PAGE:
Charleston recreation department employee Oscar Newton Fordham will turn 96 on Jan. 5, 2023. He has no plans to retire. | Photos by Herb Frazier

Five years after the Cannon Street All-Stars Baseball Team was ruled ineligible to compete in the 1955 Little League World Series because white teams refused to play them, Oscar Fordham stepped onto Harmon Field to coach a new generation of mostly Black athletes.

Fordham went to work as a youth sports coach in 1960 at Harmon Field, a 13-acre athletic complex on the peninsula’s west side. He coached baseball, basketball and football and mentored his young players as if they were his children.

The year Fordham joined the city’s recreation department, William Morrison was ending his term as Charleston’s mayor. Sixty-two years later, the 95-year-old Fordham is still on the job, making him the city’s oldest employee.

He’s no longer at Harmon. He works daily at the much smaller McMahon Playground in Hampton Park. From his nearby St. Margaret Street home, Fordham pedals to work on his teal-colored bike. The handlebar’s wire basket holds his bright red city recreation department hoodie.

Before he unlocks the brick recreation building, young mothers with strollers and toddlers have arrived for morning social time and play on a giant swing and jungle gym set. By the afternoon, Fordham commands the checkerboard.

Fordham tried to retire twice, the first time in 2000. But he was back to work within months each time. “I love to work,” he said with a laugh. “I got to work to stay active. I don’t have to work if I don’t want to, but I just like to keep moving to keep myself in shape.”

The Oscar Fordham Athletic Complex at Harmon Park includes baseball, softball and soccer, multipurpose fields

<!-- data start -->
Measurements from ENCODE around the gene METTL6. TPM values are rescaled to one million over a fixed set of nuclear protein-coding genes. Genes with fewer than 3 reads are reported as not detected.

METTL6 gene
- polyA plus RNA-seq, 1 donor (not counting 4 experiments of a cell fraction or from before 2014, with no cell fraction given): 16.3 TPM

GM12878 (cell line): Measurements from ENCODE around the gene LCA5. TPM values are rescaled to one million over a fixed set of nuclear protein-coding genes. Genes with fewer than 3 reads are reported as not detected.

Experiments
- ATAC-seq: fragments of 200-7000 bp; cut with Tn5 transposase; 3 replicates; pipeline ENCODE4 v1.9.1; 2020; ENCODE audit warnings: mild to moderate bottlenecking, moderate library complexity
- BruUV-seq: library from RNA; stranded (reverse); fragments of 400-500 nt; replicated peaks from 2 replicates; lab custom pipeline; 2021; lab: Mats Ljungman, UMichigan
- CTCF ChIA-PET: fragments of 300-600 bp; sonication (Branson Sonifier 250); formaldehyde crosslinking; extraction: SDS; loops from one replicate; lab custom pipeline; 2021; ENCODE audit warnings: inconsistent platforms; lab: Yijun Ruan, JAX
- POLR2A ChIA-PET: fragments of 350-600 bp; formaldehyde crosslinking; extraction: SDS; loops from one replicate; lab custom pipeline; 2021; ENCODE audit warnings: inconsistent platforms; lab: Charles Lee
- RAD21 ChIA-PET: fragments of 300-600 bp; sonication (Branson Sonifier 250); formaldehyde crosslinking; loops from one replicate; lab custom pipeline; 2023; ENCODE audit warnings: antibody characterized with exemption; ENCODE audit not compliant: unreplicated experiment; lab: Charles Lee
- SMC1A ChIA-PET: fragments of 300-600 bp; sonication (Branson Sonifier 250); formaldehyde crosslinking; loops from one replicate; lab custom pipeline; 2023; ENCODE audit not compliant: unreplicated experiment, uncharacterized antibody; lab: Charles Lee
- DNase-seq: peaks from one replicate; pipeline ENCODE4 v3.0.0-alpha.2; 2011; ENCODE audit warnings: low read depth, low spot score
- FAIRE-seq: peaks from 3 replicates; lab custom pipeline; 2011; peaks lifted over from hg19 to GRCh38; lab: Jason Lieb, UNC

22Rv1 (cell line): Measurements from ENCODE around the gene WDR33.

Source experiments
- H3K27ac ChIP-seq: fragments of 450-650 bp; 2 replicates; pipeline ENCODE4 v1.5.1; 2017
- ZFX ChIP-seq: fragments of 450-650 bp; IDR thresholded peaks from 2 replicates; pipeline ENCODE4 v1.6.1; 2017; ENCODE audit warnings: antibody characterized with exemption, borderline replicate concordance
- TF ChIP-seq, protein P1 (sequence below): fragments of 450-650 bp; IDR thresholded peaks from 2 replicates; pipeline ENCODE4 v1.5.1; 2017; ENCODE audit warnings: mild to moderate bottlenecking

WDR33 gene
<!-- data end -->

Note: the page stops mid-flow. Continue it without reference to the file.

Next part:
Laurie Yarbrough, the city’s director of recreation, said, “Mr. Fordham is one of a kind and an absolute treasure to everyone who knows him.” When Fordham was at Harmon Field he coached children in every sport, including track and field events. “It is almost impossible to fathom how many [young] lives he has touched,” she added. The city offers youth sports programs at parks citywide. 

Remembering the children

Modie Risher, Burke High School’s legendary football coach and athletic director, offered Fordham a coaching job with the city’s youth league. At that time, Risher also worked for the city’s recreation department after teaching and coaching at Burke, located across Fishburne Street from Harmon Field. Over time, the five-foot-five Fordham developed an easy coaching and mentoring style to influence his players who at times were taller than him. “It is how you talk to the kids that makes a difference,” he said. “I didn’t raise my voice but when they got into a fight, I made them shake hands and talk. I told them if they wanted to play with me, they had to get good grades and stay in school.” 

Fordham also coached white children early in his career when Charleston’s schools were segregated and neighborhoods were more racially divided. “I had a few white boys play for me,” he said. “I told them come on. As far as I am concerned you are just like one of us.”